Cesarean delivery rates are rising globally. WHO recommends the optimal incidence to remain between 10 to 15% or extended to 20% for adequate prevention of the mother and the child and to prevent severe maternal morbidity and improve neonatal outcome. However, facts indicate a much higher incidence of cesarean births. In private sectors incidence has touched almost 70% and in some hospitals in Brazil the incidence has touched 100%. On an average 1 out of 3 or 1 out of 2 women give birth by cesarean section.
Current pregnancy cesarean births are associated with post operative postpartum hemorrhage, hollow organ injuries, anesthesia complications, infectious morbidity that includes superficial and deep wound infections, thromboembolic phenomena and even mortality.
Post cesarean section wound infection can cause severe morbidity and even mortality. Obese women, women in prolonged labor, PROM, poor aseptic techniques, uncontrolled diabetes, increased operative time and excessive blood loss, are all factors that predispose to cesarean section infectious morbidity. Nosocomial infections, cross infections lead to serious infections. E. Coli and staphylococcus aureus are the commonest organisms isolated. Reported incidence of post operative sepsis after cesarean section that includes major causes like pelvic infections, deep incision sepsis, or minor like superficial wound sepsis, febrile morbidity or catheter associated urinary tract infection ranges from 3.15% to 35.7%.
Superficial wound infections are commonly seen. Deep incision sepsis is not a common feature. However, if the uterine incision gets infected and breaks down then it can lead to pelvic or generalized peritonitis and severe abdominal signs. Many times these patients come back after discharge from the hospital with signs of peritonitis and fever. These patients are morbidly sick and an optimal treatment plan is required. Evaluation with ultrasonography (3D), CT scan and MRI usually indicate the extent of the infection and soft tissue injuries like uterine incision dehiscence or breakdown. Broad spectrum parenteral antibiotics after sample collection for cultures are started. Fluid electrolyte imbalances are corrected. Blood gas analysis and their correction is required. Correction of anemia by transfusion of packed red blood cellss may also be needed. Large abdominal generalized collections usually require drainage. In a very moribund patient ultrasonography guided drains may be inserted. However, it is more prudent to perform an exploratory laparotomy, drain the collection, perform peritoneal lavage, insert drains. If the uterine incision has broken down it may not be possible to repair it in the presence of overwhelming infection. Loose hanging, broken sutures should be excised and the edges freshened. It may be a difficult decision to defer closure of the uterine wound. However, if the tissue is not friable which it usually is then uterine incision may be closed with interrupted sutures as continuous sutures may cut through the friable tissue. Choice of suture material should be a non reactive, mono-filament, delayed absorbable suture like PDS. However, if the tissue is very friable then a decision for closure of the abdomen without suturing the uterus with placement of intra-peritoneal drains or a hysterectomy may have to be considered (a preoperative counseling and consent should be obtained). Hysterectomy would further add to the morbidity as it would open up tissue planes and provide a path for the spread of the infection. Once the patient stabilizes then the uterine incision may be seen to have healed by secondary intention by imaging techniques. In these cases of deep wound infection the integrity of the scar is suspect and the patient should be warned against future pregnancies or counseled regarding the grave but a real risk of scar rupture or dehiscence and its associated consequences for self and for her baby. Such advise and counseling should be properly documented in her case record for future reference.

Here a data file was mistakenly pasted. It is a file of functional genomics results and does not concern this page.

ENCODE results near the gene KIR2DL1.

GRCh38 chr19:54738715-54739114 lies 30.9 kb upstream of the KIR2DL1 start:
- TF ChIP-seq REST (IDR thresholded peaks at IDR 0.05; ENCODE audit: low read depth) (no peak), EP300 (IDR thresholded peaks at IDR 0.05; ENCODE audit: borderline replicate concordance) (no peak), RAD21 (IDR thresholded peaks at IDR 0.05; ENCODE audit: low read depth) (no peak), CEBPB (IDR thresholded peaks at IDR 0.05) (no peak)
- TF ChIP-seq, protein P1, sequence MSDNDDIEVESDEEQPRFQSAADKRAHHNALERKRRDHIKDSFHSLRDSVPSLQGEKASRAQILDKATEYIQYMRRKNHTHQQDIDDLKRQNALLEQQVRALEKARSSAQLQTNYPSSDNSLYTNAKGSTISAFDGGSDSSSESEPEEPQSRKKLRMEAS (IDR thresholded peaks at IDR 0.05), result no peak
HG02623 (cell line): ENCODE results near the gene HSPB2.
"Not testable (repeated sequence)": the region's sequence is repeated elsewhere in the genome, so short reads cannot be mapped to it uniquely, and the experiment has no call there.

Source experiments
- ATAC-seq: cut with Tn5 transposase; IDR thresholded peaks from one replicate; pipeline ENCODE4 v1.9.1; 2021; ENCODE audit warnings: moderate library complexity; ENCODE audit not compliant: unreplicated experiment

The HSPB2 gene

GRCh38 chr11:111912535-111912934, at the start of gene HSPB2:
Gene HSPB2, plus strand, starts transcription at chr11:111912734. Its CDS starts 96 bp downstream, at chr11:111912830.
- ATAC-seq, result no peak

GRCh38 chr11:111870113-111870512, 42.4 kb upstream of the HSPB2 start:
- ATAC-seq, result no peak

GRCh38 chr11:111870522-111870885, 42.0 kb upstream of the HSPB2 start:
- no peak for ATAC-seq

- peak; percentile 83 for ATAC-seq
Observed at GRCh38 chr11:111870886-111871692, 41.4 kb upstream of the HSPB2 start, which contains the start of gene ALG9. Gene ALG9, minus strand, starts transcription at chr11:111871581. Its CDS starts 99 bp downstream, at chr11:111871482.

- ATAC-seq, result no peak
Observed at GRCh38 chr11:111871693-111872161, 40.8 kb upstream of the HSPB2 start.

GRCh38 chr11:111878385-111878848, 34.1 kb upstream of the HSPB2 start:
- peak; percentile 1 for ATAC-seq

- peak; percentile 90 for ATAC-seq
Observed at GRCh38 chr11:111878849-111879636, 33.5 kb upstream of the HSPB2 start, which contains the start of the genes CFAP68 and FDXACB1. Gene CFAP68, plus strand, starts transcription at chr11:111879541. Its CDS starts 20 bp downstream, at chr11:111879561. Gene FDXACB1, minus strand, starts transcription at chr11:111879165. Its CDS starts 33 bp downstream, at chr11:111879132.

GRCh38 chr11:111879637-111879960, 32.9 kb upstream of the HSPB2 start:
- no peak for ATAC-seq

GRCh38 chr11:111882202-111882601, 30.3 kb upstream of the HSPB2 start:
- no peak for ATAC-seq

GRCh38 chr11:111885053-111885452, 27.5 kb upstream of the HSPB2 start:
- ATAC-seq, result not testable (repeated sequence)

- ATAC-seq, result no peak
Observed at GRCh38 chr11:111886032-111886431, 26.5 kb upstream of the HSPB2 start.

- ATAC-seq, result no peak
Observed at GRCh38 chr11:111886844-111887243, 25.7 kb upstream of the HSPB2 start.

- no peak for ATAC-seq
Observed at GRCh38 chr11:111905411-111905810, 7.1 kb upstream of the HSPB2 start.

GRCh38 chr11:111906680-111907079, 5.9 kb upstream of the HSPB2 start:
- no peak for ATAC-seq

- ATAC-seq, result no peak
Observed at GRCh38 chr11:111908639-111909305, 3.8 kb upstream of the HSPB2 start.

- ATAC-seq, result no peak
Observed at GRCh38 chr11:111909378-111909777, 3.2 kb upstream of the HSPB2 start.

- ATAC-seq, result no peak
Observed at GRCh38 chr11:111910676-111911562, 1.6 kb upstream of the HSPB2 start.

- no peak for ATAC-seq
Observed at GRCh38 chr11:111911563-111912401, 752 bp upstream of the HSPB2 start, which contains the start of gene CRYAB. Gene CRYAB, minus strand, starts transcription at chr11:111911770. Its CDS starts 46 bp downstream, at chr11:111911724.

Overuse of cesarean deliveries, lifestyle changes resulting in obesity, diabetes, casual attitude towards aseptic precautions, poor infection control surveillance all form a perfect recipe for postoperative cesarean sepsis.
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